ICD-10 coding challenge: The root operation Control

July 28, 2016 / By Sue Belley, RHIA


A 72-year-old male presented to the Same Day Surgery unit of a local hospital for an aortogram with bilateral lower extremity run-off to investigate the feasibility of an arterial repair of the left lower leg due to severe arteriosclerosis of the leg that has progressed to ulceration and gangrene of the left great toe.

After completion of the arteriogram, the patient developed an expanding hematoma in the left groin at the arteriogram puncture site. The hematoma expansion could not be controlled by manual compression and therefore, the patient was taken to the Operating Room and placed under general anesthesia for exploratory surgery. The left femoral area was opened via incision, the hematoma was evacuated and the area was explored. The surgeon noted that the tip of a triangulated piece of calcified plaque was extruding from the femoral artery puncture site which prohibited the puncture site from closing after the conclusion of the earlier arteriogram. The puncture site on the femoral artery was repaired with one suture. The incision was then closed. The patient was sent to the Recovery Room and then admitted as an inpatient to a surgical floor. He was discharged two days later.

Assign diagnosis and procedure codes (excluding Radiology procedures) for this inpatient encounter and sequence appropriately.

The patient’s final diagnoses were:

  • Severe arteriosclerosis of left lower leg with ulceration and gangrene of left great toe
  • Postop hematoma of left groin


I70.262             Atherosclerosis of native arteries of extremities with gangrene, left leg

L97.529            Non-pressure chronic ulcer of other part of left foot with unspecified severity

I97.618             Postprocedural hemorrhage and hematoma of a circulatory system organ or structure following other circulatory system procedure

0Y380ZZ          Control bleeding in left femoral region, open approach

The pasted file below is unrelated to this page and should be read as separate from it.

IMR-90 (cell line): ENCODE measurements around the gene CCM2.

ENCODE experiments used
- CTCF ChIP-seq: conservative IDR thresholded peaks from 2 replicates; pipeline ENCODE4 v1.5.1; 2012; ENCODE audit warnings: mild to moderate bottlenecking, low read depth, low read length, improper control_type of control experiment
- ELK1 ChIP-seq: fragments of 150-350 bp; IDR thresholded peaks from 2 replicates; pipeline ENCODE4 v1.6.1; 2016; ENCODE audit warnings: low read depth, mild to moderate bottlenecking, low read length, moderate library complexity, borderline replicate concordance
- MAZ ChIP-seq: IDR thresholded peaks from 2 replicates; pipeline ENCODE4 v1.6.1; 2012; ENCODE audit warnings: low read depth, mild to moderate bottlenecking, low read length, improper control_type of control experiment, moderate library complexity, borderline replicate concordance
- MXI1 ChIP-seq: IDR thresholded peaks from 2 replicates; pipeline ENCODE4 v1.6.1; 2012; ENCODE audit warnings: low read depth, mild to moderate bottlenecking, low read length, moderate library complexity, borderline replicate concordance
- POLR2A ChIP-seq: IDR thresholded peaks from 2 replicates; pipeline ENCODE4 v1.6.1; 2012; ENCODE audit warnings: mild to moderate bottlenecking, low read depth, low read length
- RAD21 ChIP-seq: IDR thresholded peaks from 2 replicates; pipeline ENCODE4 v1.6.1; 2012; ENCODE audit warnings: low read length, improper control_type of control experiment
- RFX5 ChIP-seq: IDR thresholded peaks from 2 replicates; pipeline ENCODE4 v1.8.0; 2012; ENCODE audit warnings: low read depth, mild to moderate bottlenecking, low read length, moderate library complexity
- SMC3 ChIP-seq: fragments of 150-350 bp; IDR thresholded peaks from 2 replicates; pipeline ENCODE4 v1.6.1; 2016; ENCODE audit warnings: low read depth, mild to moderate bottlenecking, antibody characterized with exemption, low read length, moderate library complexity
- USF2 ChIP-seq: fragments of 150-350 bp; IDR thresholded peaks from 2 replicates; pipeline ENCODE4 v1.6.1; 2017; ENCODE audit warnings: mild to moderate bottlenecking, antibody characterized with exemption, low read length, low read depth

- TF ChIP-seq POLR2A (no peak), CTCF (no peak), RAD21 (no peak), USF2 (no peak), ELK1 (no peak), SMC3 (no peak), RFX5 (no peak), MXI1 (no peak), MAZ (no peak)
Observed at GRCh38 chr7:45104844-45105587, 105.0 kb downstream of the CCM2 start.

This month’s scenario gives us the opportunity to use some of the new diagnosis and procedure codes available to us in ICD-10-CM and PCS.

This patient developed a femoral artery hematoma following an interventional radiology procedure of his aorta.  There was some confusion around the assignment of the code for this diagnosis. Some of you assigned the code for a postprocedural hemorrhage of the skin/subcutaneous tissue or of a musculoskeletal structure. In this scenario, the hematoma developed at the aortogram puncture site on the femoral artery making this a hematoma of a circulatory system organ (an artery) after a circulatory system procedure (aortogram). Some of you assigned a code for an intraoperative hemorrhage/hematoma when in reality the hematoma developed after the aortogram was completed. Many of the procedural complication codes in ICD-10-CM are more specific regarding when the complication occurred (intraoperative v. postoperative), on the type of organ or structure (circulatory v. musculoskeletal, for example) and during what type of procedure (circulatory/non-circulatory, etc.), so close attention is required to select the correct code.

Close attention is also required to code ulcers, pressure and non-pressure, in ICD-10-CM. Laterality and specific location, in addition to the severity of the ulcer, are incorporated at the code level. In this example, we are able to capture some of the detail such as laterality (left) and location (toe); however, the physician did not specify the severity of the ulcer in the medical record. ICD-10-CM Official Guidelines for Coding and Reporting allow us to use medical record documentation of the severity of the ulcer that may be documented by other clinicians who are not the patient’s provider such as a nurse, wound care specialist, etc.

The root operation for this procedure may have given you pause. The first clue in this scenario is that the patient was experiencing postprocedural bleeding that the surgeon was attempting to stop. When you are faced with the situation the first thing you want to consider is whether the procedure performed meets the definition of the root operation Control. If the procedure performed does not meet the definition of any of the following root operations – Bypass, Detachment, Excision, Extraction, Reposition, Replacement or Resection – then the root operation Control is most likely the root operation of choice.  In this case, the root operation would be Control since the procedure performed – placement of  simple suture to close the femoral artery puncture site and stop by bleeding – does not meet the definitions of any of the aforementioned root operations. I noted that some of you assigned the root operation of Repair to this scenario. Repair would have been the correct root operation for this procedure had the situation not been one of postprocedural bleeding.

In case you don’t already know, the definition of the root operation Control will be revised and expanded with Fiscal Year FY 2017 updates effective 10/1/16. You can read more about this update in a recent blog post by my fellow blogger Rhonda Butler.

Sue Belley is a project manager with the consulting services business of 3M Health Information Systems.

Want to view more ICD-10 coding scenarios? Check out this eguide of our most popular scenarios.